This sci-fi short story is set in a future world where books and paper have been obsolete for decades, teachers have been replaced by IFs (instructional facilitators) that remotely monitor students, smartphones are also obsolete (replaced by APDs — All Purpose Devices), interplanetary travel is common, Mars is colonized, space vacations are commonplace, and a new form of energy fuels everything.
But it’s also a future where nothing works without the internet. Everyone and everything is plugged into and dependent upon the internet 24/7. Until suddenly they’re not.
Simeon wakes up to find a strange message and an entirely different world. There’s no internet, nothing works, and the message says wait for instructions. His girlfriend Karina and roommate Mess confirm this isn’t a nightmare — it’s real, and their carefully constructed lives begin to crumble.
What’s really interesting about this story is the author’s careful and smart observations about society and the potential pitfalls to being “plugged in” 24/7. He pits his young star-crossed lovers/protagonists against a seemingly impossible situation that is vividly imagined and all too plausible.
I highly recommend this short story for science fiction and short story readers: 5/5 stars. Use this affiliate link to read more about author Bart Hopkins and World Wide Gone on Amazon.
I’m annoyed that the product description is misleading. It says: “The president of the United States stands on an outdoor stage, flanked by powerful members of his administration and party. Television crews are preparing for broadcast. High above the stage, on a nearby rooftop, a decorated sniper adjusts the scope on his rifle. Afterwards, America will never be the same.”
However, that scene isn’t in the book and nothing of the sort even happens. In truth, it’s not even a Jake Grafton novel — he’s a minor figure in the first 80% of the book, and when he does emerge near the end it’s for some really silly fight sequence / dialogue.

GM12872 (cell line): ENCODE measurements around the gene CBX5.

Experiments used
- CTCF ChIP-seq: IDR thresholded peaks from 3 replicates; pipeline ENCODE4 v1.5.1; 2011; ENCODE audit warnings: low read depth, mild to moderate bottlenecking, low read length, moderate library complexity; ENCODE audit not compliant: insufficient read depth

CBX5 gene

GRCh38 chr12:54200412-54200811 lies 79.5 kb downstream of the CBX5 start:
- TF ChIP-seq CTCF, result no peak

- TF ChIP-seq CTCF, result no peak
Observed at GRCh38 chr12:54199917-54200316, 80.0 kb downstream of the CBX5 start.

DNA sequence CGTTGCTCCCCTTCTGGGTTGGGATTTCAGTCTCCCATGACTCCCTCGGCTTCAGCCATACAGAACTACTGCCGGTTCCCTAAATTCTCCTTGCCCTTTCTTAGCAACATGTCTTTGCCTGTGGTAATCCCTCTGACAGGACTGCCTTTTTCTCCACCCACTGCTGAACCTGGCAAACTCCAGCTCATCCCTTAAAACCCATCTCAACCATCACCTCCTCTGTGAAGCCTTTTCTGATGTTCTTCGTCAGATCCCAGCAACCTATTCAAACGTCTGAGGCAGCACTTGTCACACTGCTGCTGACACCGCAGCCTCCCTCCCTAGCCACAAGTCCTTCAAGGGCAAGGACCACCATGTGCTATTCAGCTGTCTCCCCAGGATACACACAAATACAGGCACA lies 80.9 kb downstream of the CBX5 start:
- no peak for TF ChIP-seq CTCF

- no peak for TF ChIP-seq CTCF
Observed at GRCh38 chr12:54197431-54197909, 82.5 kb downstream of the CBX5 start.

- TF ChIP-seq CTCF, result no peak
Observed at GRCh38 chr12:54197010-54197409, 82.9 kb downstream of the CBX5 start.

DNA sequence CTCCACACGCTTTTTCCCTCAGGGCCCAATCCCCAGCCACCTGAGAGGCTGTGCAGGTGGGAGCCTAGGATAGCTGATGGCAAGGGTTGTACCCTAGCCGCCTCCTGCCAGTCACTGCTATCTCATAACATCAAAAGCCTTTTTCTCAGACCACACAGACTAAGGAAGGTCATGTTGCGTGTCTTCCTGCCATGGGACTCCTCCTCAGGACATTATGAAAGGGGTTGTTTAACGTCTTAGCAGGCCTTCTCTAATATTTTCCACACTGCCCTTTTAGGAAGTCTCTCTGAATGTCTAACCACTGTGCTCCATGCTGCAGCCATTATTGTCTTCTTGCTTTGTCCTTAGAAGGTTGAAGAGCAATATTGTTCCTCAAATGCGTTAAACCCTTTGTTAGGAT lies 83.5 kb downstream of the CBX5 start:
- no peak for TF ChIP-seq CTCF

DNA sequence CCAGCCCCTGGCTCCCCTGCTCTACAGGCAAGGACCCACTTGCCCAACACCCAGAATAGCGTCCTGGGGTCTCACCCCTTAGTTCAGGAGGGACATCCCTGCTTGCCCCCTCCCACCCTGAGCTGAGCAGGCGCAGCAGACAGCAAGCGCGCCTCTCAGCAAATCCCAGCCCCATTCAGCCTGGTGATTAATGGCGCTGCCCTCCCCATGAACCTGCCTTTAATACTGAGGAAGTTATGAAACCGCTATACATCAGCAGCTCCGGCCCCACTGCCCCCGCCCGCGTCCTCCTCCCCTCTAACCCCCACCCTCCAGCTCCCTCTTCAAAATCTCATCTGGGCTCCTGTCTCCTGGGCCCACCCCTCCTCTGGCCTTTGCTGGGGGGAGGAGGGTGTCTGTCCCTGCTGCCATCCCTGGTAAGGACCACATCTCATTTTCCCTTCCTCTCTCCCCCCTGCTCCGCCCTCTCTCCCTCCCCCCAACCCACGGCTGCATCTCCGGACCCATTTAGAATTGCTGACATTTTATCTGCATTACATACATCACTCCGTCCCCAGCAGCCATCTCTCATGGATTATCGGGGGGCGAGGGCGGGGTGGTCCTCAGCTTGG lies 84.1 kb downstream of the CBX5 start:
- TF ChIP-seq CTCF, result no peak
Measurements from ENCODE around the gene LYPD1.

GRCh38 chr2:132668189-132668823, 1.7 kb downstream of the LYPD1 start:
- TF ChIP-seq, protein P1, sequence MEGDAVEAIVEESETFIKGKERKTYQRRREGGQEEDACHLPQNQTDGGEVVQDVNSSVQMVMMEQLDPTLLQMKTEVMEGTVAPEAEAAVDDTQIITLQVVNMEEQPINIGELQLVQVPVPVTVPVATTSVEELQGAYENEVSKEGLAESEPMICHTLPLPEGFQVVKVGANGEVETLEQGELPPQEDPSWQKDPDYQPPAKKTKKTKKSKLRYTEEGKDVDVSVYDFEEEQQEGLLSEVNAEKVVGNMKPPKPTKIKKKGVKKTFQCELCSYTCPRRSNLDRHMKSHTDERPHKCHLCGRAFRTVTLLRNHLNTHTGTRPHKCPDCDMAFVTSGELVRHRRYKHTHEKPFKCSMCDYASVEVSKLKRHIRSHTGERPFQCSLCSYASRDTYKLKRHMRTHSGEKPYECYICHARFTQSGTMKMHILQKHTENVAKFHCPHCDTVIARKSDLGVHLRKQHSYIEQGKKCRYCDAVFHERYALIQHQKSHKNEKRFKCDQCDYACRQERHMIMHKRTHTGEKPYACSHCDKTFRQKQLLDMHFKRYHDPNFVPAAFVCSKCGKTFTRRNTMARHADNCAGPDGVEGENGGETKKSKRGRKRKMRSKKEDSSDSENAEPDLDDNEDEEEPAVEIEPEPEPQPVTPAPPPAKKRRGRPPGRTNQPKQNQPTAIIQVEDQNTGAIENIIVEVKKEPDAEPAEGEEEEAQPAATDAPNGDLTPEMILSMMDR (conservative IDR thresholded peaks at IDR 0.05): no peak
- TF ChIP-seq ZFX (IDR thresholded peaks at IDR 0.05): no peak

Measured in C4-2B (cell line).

The book is really a “what-if” that has Texas declaring its independence after an Obama-esque president oversteps his authority. If you lean left politically then you’ll hate this book — but if you like conspiracy theories interspersed with action then give it a read.
I did think the concept was entertaining and enjoyed reading much of the parts set in Texas — however, I read this book because it was marketed as Grafton / Carmellini … but it’s such a departure from other titles in the series that I’m left to wonder how Coonts could return to these great characters again in the future. It would have been much better had this been a standalone book with completely new characters.
I know there is an audience for the author’s message, but as a novel it’s just 3/5 stars for me. Use this affiliate link to read more about Liberty’s Last Stand on Amazon.
Stephen King got everything right with this book: the pace, dialogue, plot, and a brilliant blend of supernatural creepiness and rational detective work. It adds up to his best book in a long time, and easily the best of this trilogy.
Hodges, Holly and Jerome are back to face Mr. Mercedes — Brady Hartsfield — one last time. Weird things have been happening in the traumatic brain injury unit where Hartsfield lives his days trapped inside his body. But surely he is an impotent monster, right?
King is at his absolute horror-minded best — and the result is a Mr. Mercedes who is supernatural, otherworldly, and more deadly than ever. The plot is chilling, the action is frenetic, and the protagonists are truly heroic characters.
I absolutely loved this book and recommend it to anyone who enjoys mystery / thriller / horror novels: 5/5 stars
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